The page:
A characteristic of such two-phase flow systems is that they can experience flow oscillations under certain conditions of low flow and high power operation. A BWR has a natural tendency to avoid such flow oscillations because the increased steam formed at low flow conditions causes the reactor power to reduce. However, since current water rods are typically designed to remain fill of liquid even at low reactor flow conditions, those water rods limit the natural power reduction at low flow conditions. On the other hand, if the flow restrictions in the water rods are increased to produce significant steam in the water rods at low flow conditions, the current designs result in unfavorable steam in the water rods at normal operation conditions as well.

Two recent water rod designs have been proposed to improve the prior designs mentioned above. One recent design provides varying amounts of steam in the water rod at different reactor flow conditions. This design is intended primarily to enhance spectral shift capability. It utilizes a very small (in cross section) downflow extension tube from the top of the water rod. Thus, water flows upward through a large path and then downward through a small connecting tube for nearly the full length of the fuel before reaching the exit hole. This configuration (illustrated in FIG. 3) has only a short vertical distance between the inlet and outlet holes, with resultant small imposed pressure differential across these holes. For low flow conditions, the downward flow tube is predominantly filled with steam, and the fluid in the upward path is supported like a standpipe with a low pressure differential. The resultant liquid content in the tube is thus quite low, being proportional to the imposed pressure differential. For normal operation, however, the small downflow tube and significant outlet flow restriction combine to severely limit water rod flow. Thus, this design results in significant steam formation in the water rod, with associated unfavorable fuel efficiency, under normal operating conditions.

Another recent water rod design introduces a central standpipe for upflow within a normal water rod design (illustrated in FIG. 4). Using flow restrictions typical of current designs allows for sufficient water rod flow at normal operating conditions to avoid steam formation. For low flow conditions, it was contemplated that the annular region outside of the standpipe would fill with steam when the imposed pressure differential dropped below that necessary to spill liquid over from the top of the standpipe. Unfortunately, analyses have indicated that under such conditions, liquid will flow backward through the upper outlet hole and refill that annular region outside the standpipe (since that region has no bottom drain, it can potentially collect even more liquid than current water rod designs under similar conditions). The only known way to avoid such liquid backflow at the upper outlet hole is to introduce sufficient restriction such that backflow is avoided by the counter flow effects of the escaping vapor. Unfortunately, that amount of flow restriction will again cause unfavorable steam formation in the water rod at normal operating conditions.

DISCLOSURE OF THE INVENTION

The present invention provides a water rod design that is filled with liquid at normal operating conditions but becomes partially filled with steam at low flow conditions. To this end, the water rod(s) are each configured as a siphon tube or siphon water rod (SWR). The newly designed water rods incorporate both an upflow path substantially to the top of the fuel in the fuel rods, followed by a downflow path with outlet holes positioned near the mid-plane of the fuel bundle. This change creates a water rod that operates with a siphon effect, flowing full of liquid at normal operating conditions. This is referred to as the “siphon mode” of SWR operation. However, at low reactor flow rates, a small amount of vapor formation in the water rod breaks the siphon effect and the water rod transitions to a significant (˜60%) vapor content. This results in the downflow path being virtually filled with vapor, while the upflow path operates as a standpipe with a two-phase mixture. This is referred to as the “standpipe mode” of SWR operation.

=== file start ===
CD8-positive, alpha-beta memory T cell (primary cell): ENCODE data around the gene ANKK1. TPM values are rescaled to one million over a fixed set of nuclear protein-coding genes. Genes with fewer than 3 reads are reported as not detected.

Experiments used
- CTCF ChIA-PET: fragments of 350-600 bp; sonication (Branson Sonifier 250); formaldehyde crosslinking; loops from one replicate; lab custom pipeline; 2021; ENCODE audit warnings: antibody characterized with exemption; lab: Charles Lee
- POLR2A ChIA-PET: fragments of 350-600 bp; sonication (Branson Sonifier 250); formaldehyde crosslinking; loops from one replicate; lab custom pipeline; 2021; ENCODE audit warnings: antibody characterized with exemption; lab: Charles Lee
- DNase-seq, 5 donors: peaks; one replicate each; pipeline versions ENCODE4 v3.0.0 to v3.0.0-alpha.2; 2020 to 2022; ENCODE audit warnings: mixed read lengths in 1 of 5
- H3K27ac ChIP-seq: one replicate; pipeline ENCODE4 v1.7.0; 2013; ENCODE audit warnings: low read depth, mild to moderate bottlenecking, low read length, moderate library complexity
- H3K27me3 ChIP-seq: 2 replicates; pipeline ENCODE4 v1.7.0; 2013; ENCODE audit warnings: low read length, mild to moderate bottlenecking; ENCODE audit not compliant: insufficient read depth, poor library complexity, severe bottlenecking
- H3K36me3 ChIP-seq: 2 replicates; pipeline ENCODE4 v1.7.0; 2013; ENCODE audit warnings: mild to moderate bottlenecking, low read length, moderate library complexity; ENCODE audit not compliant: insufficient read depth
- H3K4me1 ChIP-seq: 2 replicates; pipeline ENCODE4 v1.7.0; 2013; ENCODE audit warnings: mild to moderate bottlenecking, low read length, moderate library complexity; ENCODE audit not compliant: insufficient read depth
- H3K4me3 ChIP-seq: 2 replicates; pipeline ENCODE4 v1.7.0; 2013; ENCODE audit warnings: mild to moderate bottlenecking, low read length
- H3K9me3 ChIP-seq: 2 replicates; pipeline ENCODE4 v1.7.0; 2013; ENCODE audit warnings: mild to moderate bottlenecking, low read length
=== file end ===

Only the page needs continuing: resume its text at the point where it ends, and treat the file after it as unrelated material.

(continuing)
For some applications, the return or downflow path may be contained within the cross-sectional area of a single water rod. For example, the downflow path could be configured as an internal tube or as an outer annulus as discussed further herein. The siphon water rod may also be configured by interconnecting the tops of two adjacent flow paths. For such an interconnected configuration, it is also possible to incorporate part-length-rods (PLR's) in the region below the downflow path, as discussed further below.

In all cases, there are two key elements to the disclosed design. First, all of the water rod flow is caused to travel upward from the bottom of the fuel bundle and then downward to the outlet near the fuel bundle mid-plane (i.e., there are no intermediate outlets along the flow path). Second, flow resistances are comparable to current water rod designs such that water rod flows are sufficient to avoid steam content during normal reactor operation(this implies the upflow and downflow portions have similar flow characteristics).

For current water rod designs, water flows are determined by the imposed pressure differential across the inlet and outlet openings minus the fluid density head within the water rod. Thus, current design water rod flow will be zero when the imposed pressure differential just equals the fluid density head in the water rod. For the designs in accordance with this invention, the water rod flow is also driven by the fuel bundle pressure differential imposed between the water rod inlet and outlet openings. However, that imposed pressure differential is significantly lower than current designs (where the outlet is at the top of the water rod) due to the outlet being placed at a much lower elevation in the fuel bundle. However, the net fluid density head working against the flow is also reduced for the siphon water rod, being the net difference between the fluid density heads in the upflow and downflow paths. Thus, when both paths of a siphon water rod are filled with liquid, it is possible to achieve relatively high flows through the water rod even with relatively low imposed pressure differentials. This is the same basic feature utilized for other siphon flow applications (although typical siphon applications make the downflow portion longer than the upflow portion in order to produce net flow even with zero pressure differential between the inlet and outlet openings).